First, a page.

Synaptic Spillage

Synaptic Spillage

Building a "Loading Modal" Component

Building a "Loading Modal" Component

Web Component technology is, well, it's delicious bits of Web Candy. Crunchy and hard on the outside, soft and chewy on the inside, delightful throughout.

Of course, with any technology, you have to ask: Why?

Short Answer: Encapsulation

Encapsulation basically means bundling together all the stuff you need to get something done, and hiding the details, so you can just use the thing. We've had encapsulation in software development for decades, and now we finally have it for HTML pages, as well.

As a practical example, think about how many times you've written (or, more likely, copy-and-pasted) the HTML, CSS and JavaScript you need to create a modal "loading" spinner. I've done it at least a dozen times that I can recall.

Enough already, where's the code?

The first step in creating my "loading modal" component was identifying the bits I previously copy-pasted, and doing one FINAL copy-paste.

It generally starts with some HTML:

<div id="loading">
  <div class="message">
    <p>Loading... </p>
  </div>
</div>

And corresponding CSS:

#loading {
  background-color: gray;
  height: 100%;
  left: 0;
  opacity: 0;
  position: fixed;
  top: 0;
  visibility: hidden;
  width: 100%;
  z-index: 1;
}
#loading.visible {
  opacity: 97%;
  visibility: visible;
  transition: visibility 0s linear 0s, opacity .25s 0s;
}
#loading .message {
  height: 100%;
  margin: 20px 2px;
  padding: 2px 16px;
  position: relative;
  text-align: center;
  top: 40%;
  vertical-align: middle;
}

And we need a little JavaScript to show and hide the #loading div as needed:

function showLoading() {
  document.getElementById('loading').classList.add('visibile')
}
function hideLoading() {
  document.getElementById('loading').classList.remove('visibile')
}

First Draft

In order to make that disparate bunch of stuff a single, unified (encapsulated) Web Component, we create a JS file which defines our component:

window.customElements.define('eh-loading-modal',
  class EhLoadingModal extends HTMLElement {
    constructor() {
      super()
      this.attachShadow({ mode: "open" })
    }
})

There you have a basic - and useless - web component. We use the customElements.define function to define the HTML tag we'll use to use our component (<eh-loading-modal>), and the class which will implement the component. We need a constructor (and always call super() to ensure everything sets up correctly), and we need to attach a "Shadow Root" to our component instance. This is basically a tiny DOM which is private to each instance of our component: each time we use that tag on a page, we'll be creating another copy of the tiny DOM inside the page's big DOM.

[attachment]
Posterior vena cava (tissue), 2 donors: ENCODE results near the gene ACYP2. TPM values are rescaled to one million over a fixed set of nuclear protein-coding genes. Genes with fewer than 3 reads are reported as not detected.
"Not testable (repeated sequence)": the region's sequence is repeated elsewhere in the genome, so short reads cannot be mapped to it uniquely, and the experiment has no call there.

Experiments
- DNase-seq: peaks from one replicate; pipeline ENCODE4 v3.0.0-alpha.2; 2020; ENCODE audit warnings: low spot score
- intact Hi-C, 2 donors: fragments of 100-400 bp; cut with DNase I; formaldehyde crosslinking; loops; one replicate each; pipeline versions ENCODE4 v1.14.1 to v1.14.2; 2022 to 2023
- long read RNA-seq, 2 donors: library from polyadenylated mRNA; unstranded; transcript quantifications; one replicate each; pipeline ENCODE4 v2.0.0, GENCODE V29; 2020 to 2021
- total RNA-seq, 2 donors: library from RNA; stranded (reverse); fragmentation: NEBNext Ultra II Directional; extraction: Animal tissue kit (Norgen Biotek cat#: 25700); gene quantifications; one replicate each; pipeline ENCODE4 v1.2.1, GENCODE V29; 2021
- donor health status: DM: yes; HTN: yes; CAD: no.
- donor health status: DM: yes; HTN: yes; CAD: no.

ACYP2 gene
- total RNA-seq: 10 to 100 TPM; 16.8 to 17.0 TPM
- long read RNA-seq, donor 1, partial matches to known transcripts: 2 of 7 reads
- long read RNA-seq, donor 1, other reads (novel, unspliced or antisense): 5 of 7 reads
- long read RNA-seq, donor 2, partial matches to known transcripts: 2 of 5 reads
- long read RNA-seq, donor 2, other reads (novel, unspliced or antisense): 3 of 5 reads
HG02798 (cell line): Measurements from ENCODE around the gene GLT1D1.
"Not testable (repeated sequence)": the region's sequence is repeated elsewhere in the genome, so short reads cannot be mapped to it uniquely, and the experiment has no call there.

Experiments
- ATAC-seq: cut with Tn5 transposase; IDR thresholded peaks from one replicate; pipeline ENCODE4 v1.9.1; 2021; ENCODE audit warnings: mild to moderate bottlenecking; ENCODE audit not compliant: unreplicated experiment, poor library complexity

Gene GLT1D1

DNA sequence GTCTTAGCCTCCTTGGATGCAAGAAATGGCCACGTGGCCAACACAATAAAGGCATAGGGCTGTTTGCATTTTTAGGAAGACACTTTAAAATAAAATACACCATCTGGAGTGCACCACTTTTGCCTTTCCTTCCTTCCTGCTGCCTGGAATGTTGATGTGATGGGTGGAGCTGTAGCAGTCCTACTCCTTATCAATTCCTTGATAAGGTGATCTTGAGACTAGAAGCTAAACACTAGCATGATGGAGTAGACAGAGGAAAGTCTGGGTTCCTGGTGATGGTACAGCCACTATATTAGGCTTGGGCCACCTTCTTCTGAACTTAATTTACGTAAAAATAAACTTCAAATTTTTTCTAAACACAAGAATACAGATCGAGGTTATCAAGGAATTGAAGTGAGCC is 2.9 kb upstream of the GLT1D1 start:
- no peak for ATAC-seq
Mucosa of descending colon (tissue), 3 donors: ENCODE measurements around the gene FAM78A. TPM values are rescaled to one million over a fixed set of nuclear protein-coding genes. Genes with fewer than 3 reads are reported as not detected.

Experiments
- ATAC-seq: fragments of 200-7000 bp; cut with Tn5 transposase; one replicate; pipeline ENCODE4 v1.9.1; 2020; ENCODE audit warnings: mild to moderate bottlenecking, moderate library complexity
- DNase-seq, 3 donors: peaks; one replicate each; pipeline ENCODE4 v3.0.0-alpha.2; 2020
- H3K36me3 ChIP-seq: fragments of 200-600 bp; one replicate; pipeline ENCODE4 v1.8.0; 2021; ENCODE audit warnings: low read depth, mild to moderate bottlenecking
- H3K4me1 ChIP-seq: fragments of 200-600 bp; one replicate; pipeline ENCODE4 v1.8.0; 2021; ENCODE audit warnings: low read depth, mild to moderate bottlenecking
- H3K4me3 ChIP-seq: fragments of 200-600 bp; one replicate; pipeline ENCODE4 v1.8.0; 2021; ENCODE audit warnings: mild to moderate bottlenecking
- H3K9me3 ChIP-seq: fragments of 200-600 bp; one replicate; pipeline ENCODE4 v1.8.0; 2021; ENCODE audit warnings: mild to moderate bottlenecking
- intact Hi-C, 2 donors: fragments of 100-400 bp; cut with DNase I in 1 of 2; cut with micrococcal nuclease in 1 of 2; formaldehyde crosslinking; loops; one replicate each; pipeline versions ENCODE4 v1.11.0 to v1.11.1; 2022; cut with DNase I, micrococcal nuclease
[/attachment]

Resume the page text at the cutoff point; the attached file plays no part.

Now, what do we put into the tiny DOM? Our HTML and CSS, from above, like this:

window.customElements.define('eh-loading-modal',
  class EhLoadingModal extends HTMLElement {
    constructor() {
      super()
      this.attachShadow({ mode: "open" })
      this.shadowRoot.innerHTML = `
      <style>
        #loading {
          background-color: gray;
          height: 100%;
          left: 0;
          opacity: 0;
          position: fixed;
          top: 0;
          visibility: hidden;
          width: 100%;
          z-index: 1;
        }
        #loading.visible {
          opacity: 97%;
          visibility: visible;
          transition: visibility 0s linear 0s, opacity .25s 0s;
        }
        #loading .message {
          height: 100%;
          margin: 20px 2px;
          padding: 2px 16px;
          position: relative;
          text-align: center;
          top: 40%;
          vertical-align: middle;
        }
      </style>
      <div id="loading">
        <div class="message">
          <p>Loading... </p>
        </div>
      </div>
      `
    }
})

Just copy-paste. Simple. But now we need to be able to show the thing on demand. Remember I said the shadowRoot is a tiny DOM inside the component. Well, that means that things inside that tiny DOM are encapsulated - we shouldn't try to go mucking about with them directly. We need to add functions to the component which we can call to show and hide the loader. These live inside the component class, and are ALMOST the same as we'd get from copy-pasting the original:

show() {
  this.shadowRoot.getElementById('loading').classList.add("visible")
}
hide() { 

 this.shadowRoot.getElementById('loading').classList.remove("visible")
}

Eureka!

Now, we can build a really simple proof of concept page:

<html>
<head>
  <script src="eh-loading-modal.js"></script>
</head>
<body>
  <main>some content here</main>
  <eh-loading-modal></eh-loading-modal>
  <script>
     const loader = document.getElementsByTagName('eh-loading-modal')[0]
     loader.show()
     setTimeout(() => loader.hide(), 5000)
  </script>
</body>
</html>

Working, but too simple

We have a very simple component. It works. But, it's not very flexible. In the next article, we'll talk about that.

 
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